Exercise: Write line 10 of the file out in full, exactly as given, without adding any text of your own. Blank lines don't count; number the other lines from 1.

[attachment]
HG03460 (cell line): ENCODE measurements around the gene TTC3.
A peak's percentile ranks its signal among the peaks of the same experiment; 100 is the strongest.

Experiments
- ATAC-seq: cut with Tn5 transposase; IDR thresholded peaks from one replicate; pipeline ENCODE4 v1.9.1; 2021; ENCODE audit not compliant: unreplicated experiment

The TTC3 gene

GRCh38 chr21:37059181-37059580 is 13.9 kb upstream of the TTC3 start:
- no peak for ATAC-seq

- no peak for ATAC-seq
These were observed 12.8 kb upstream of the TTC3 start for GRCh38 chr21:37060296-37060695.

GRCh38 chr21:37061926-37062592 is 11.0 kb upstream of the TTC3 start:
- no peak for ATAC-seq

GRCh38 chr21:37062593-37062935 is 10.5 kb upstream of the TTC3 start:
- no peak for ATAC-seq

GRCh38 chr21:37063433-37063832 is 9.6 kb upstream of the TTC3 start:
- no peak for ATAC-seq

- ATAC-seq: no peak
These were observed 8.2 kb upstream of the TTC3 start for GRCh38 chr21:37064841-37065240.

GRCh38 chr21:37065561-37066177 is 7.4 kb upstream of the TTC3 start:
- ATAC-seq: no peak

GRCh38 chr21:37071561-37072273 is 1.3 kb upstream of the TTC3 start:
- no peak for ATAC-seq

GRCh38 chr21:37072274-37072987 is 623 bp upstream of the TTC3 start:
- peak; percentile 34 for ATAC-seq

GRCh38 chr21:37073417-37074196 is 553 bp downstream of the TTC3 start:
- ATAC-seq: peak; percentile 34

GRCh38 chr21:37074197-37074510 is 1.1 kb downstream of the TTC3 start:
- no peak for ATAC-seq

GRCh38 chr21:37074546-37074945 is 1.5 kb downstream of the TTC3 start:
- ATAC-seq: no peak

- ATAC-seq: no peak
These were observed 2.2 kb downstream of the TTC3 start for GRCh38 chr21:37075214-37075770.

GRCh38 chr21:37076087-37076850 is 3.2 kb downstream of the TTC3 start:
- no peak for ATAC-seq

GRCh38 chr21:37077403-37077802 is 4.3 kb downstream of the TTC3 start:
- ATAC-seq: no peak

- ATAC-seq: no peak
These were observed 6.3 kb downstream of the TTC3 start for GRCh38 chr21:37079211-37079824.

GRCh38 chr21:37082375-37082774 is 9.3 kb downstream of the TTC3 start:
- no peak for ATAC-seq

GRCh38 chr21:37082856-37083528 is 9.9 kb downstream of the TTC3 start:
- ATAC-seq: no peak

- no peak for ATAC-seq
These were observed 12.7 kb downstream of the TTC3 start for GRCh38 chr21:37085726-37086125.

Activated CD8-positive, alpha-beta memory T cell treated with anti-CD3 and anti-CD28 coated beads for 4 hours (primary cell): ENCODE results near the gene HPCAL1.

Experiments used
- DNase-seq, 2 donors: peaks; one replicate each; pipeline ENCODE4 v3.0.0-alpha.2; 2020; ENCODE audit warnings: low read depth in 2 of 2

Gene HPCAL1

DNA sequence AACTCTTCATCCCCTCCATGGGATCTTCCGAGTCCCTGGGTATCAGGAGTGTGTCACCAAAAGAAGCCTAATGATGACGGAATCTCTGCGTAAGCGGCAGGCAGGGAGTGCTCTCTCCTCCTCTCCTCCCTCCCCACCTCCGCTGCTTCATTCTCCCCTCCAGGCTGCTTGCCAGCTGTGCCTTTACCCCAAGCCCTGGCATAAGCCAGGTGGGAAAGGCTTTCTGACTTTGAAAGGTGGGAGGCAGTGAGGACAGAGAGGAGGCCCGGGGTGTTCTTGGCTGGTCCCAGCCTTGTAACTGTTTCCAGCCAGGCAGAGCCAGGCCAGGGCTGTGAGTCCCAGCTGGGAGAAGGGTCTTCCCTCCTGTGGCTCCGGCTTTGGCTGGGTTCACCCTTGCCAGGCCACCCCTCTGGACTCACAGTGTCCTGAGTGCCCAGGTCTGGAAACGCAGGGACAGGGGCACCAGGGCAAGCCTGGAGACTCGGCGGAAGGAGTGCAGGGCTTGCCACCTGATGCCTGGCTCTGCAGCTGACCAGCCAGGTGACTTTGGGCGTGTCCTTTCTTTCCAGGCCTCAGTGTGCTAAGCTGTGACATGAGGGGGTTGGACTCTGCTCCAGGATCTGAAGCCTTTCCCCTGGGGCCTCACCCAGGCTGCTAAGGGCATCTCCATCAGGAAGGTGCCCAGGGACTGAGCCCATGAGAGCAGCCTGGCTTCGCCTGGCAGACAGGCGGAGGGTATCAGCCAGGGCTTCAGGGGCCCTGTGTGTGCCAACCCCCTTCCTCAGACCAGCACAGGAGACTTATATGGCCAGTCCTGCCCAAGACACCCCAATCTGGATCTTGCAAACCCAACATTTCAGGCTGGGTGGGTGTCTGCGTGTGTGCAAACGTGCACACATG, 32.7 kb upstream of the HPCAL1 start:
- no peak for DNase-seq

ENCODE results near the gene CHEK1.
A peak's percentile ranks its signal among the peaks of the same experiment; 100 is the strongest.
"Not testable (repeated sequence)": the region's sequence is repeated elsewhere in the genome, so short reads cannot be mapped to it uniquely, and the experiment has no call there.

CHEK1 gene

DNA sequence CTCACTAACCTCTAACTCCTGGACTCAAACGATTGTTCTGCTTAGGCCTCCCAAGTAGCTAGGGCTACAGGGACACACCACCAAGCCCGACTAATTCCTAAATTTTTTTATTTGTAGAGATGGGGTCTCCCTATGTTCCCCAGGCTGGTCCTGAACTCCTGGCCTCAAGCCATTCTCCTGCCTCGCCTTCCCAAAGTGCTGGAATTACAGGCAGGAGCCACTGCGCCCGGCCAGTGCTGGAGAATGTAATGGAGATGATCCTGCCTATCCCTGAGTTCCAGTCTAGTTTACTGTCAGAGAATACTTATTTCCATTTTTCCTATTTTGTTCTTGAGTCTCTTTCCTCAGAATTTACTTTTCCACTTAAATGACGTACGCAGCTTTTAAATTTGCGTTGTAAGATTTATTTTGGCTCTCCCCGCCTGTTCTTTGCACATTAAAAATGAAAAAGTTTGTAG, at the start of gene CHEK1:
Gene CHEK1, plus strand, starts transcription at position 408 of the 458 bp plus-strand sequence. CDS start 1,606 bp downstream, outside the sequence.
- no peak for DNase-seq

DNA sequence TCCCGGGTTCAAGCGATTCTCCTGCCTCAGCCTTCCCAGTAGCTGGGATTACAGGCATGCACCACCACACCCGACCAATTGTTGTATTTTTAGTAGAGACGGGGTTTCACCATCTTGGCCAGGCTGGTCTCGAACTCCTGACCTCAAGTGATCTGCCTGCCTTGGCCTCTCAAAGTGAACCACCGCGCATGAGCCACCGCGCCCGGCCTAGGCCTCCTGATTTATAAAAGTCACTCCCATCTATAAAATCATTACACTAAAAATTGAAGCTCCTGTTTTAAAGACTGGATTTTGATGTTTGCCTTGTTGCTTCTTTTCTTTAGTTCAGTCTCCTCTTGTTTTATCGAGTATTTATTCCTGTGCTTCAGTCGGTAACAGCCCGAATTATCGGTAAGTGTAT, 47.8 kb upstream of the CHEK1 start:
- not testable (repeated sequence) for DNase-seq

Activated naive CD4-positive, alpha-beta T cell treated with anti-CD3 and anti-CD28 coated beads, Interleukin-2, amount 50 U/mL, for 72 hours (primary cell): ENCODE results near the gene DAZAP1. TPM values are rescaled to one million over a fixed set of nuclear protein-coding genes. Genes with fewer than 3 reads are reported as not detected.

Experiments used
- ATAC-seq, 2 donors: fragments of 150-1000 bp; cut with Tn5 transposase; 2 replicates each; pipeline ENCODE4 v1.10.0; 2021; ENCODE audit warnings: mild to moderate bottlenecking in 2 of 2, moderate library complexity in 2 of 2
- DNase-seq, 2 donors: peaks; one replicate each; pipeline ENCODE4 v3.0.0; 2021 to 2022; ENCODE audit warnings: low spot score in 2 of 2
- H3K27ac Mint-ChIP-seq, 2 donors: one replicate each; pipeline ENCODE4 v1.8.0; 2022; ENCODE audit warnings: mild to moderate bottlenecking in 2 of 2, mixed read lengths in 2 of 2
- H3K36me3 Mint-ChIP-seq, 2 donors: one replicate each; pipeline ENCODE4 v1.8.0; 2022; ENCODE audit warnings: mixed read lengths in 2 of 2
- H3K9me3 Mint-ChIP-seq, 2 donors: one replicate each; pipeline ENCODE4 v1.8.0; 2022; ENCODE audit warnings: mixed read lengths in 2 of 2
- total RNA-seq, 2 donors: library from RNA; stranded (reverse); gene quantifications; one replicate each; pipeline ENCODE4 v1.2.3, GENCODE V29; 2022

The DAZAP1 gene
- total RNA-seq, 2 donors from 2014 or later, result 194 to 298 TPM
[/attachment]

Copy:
GRCh38 chr21:37061926-37062592 is 11.0 kb upstream of the TTC3 start: